Hole: Halved

Match: Whistling Straits, 1 up

Putting Surfaces and Surrounds

The humps, hollows and swales of the massive greens at the Straits are difficult to manage and almost always in tournament condition. There is little chipping area around most holes and some sharp drop-offs which require a Phil Mickelson-like short game. Like off the fairway it can be the luck of the draw in a greenside bunker. Arcadia has similar greens and challenges around the greens, but on the whole, up-and-down opportunities seem a bit tamer. The putter is more of an option off the green, too. The sod-faced bunkers can mean a one-stroke penalty but make for great photo opportunities nonetheless.

Hole: Arcadia Bluffs

Match: All Square

Ambiance/Aesthetics

Both courses are distant from any appreciable civilization. Both replicate the feel of being somewhere special, somewhere outside the Midwest, add in that Lake Michigan looks like an ocean. With transformative powers then it is no wonder that each course is jam-packed during the short golf season. The Straits has one of the best 19th holes and cozy dining. It also has caddies who will help immeasurably on the greens and when the winds whip up. Arcadia has spectacular views from the dining and lodging areas and behind No. 18. Arcadia is more golf-cart driven but the overall vibe makes a golfer never want to leave. Above all, the bunkering at each course leaves the most lasting impression. A sheep or two has been known to roam the grounds at the Straits, too, even as golfers line up putts.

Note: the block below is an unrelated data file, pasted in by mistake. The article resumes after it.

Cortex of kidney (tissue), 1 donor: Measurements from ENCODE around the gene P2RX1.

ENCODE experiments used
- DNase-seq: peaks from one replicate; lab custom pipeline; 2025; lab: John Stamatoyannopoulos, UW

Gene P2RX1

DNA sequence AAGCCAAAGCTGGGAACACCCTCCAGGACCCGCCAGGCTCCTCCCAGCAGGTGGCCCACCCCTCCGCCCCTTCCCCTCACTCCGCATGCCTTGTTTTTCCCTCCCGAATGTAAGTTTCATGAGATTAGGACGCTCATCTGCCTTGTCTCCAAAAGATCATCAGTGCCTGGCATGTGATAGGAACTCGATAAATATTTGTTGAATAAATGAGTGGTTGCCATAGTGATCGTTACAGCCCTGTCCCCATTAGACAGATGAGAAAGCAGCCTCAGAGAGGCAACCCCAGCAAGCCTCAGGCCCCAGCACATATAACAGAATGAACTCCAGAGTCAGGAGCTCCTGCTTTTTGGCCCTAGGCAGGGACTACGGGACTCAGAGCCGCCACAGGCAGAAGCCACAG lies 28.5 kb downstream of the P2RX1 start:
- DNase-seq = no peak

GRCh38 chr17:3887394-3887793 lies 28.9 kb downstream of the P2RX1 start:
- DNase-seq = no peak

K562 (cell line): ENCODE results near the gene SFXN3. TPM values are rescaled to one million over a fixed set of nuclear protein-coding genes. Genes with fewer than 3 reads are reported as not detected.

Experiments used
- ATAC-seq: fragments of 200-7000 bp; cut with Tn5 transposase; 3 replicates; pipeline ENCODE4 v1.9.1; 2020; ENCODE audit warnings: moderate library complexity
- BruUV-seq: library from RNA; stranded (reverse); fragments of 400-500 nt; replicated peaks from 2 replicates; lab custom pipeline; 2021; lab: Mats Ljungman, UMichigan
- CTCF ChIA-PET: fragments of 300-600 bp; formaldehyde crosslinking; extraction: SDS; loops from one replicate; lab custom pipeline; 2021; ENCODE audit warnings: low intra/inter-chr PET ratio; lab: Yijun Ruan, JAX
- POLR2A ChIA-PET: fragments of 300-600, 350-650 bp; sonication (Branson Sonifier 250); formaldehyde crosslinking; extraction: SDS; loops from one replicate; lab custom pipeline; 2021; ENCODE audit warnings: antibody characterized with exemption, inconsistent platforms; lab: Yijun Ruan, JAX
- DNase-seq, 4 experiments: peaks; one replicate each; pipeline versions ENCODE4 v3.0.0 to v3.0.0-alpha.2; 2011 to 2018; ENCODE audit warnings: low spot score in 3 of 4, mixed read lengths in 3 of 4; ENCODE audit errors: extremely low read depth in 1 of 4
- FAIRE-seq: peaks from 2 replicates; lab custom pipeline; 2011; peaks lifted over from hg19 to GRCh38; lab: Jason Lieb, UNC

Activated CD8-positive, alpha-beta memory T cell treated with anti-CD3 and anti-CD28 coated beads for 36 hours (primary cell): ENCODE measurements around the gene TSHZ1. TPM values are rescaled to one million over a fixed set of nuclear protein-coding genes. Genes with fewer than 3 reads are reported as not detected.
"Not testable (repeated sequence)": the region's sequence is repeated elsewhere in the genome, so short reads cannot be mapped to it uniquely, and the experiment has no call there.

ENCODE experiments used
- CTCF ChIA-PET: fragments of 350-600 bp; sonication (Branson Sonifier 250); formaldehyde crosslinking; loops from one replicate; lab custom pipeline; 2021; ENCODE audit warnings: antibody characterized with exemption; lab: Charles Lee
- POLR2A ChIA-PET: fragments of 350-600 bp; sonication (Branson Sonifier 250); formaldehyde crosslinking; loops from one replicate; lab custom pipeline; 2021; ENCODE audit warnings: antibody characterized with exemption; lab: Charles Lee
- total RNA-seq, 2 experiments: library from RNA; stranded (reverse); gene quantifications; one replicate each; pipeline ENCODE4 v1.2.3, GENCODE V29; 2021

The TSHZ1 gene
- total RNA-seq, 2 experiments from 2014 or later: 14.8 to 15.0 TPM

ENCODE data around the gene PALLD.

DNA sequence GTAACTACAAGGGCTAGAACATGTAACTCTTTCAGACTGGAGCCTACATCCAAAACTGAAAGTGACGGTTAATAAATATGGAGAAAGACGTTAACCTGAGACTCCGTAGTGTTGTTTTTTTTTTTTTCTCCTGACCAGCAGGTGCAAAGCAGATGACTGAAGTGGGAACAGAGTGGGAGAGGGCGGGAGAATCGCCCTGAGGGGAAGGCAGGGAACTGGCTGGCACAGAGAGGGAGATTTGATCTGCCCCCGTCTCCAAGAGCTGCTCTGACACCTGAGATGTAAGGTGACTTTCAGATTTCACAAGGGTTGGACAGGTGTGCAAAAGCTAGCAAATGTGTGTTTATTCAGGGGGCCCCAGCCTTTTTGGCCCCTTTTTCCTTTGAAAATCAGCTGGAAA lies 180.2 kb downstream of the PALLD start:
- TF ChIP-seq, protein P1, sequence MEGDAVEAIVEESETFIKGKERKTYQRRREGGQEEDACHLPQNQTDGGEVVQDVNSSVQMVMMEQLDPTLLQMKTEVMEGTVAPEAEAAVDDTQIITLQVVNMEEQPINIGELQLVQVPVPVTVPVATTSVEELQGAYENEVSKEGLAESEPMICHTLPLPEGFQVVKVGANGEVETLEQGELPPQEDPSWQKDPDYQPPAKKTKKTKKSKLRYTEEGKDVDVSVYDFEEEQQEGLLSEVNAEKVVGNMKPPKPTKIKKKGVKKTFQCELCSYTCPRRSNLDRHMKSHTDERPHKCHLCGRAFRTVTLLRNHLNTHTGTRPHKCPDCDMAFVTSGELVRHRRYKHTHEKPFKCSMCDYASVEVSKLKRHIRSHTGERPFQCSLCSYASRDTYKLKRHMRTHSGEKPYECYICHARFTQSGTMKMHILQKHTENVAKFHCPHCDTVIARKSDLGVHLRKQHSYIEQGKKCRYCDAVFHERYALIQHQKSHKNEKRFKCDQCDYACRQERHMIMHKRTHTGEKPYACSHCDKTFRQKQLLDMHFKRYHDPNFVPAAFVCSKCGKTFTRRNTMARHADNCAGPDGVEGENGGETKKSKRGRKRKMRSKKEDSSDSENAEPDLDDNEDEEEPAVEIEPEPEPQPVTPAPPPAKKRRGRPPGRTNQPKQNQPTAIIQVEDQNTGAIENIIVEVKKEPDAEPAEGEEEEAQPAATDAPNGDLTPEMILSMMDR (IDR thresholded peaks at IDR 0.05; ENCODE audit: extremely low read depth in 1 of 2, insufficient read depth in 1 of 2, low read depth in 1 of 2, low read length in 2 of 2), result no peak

Hole: Whistling Straits

Match: Whistling Straits, 1 up

Finishing Hole

Both par-4 holes could not be more different. The Straits No. 18 is a monster playing to a risen fairway that runs out to the right and snakes around a collection of bunkers down to the left. The approach shot can be intimidating, playing over a cauldron of thick grasses and thin bunkers with a winding creek at the base. There is a bailout fairway area to the right which leads to the three leaf clover-shaped green. Par is probably a more likely score at Arcadia’s 18th which plays shorter on the scorecard but climbs uphill. Therefore, approach shots often play partially hidden. The Straits probably has the edge for drama finishing to an amphitheater setting with the Irish farmhouse-style clubhouse in the background. Arcadia also plays to a crowd with the Adirondack viewing area behind the green as well as the coastal estate-style clubhouse.

Hole: Halved

Match: Whistling Straits, 1 up

History

Everybody likes to play a course the pros have played, right? Let alone a major championship? Augusta may be only a dream for most but at the public-resort Straits course, golfers can actually marvel first-hand at where Jason Day hit his drive on the par-5 11th during the final round of the 2015 PGA Championship. Or stand at the spot where Dustin Johnson infamously grounded his club in a “bunker” at the 2010 PGA. Television coverage only enhances the memories of hitting a great shot or having a great round.

Hole: Whistling Straits

Match: Whistling Straits wins, 2 up

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About Author

Matt Tevsh is a contributor to Midwest Golfing Magazine. He also is a contributor to The Packer Report.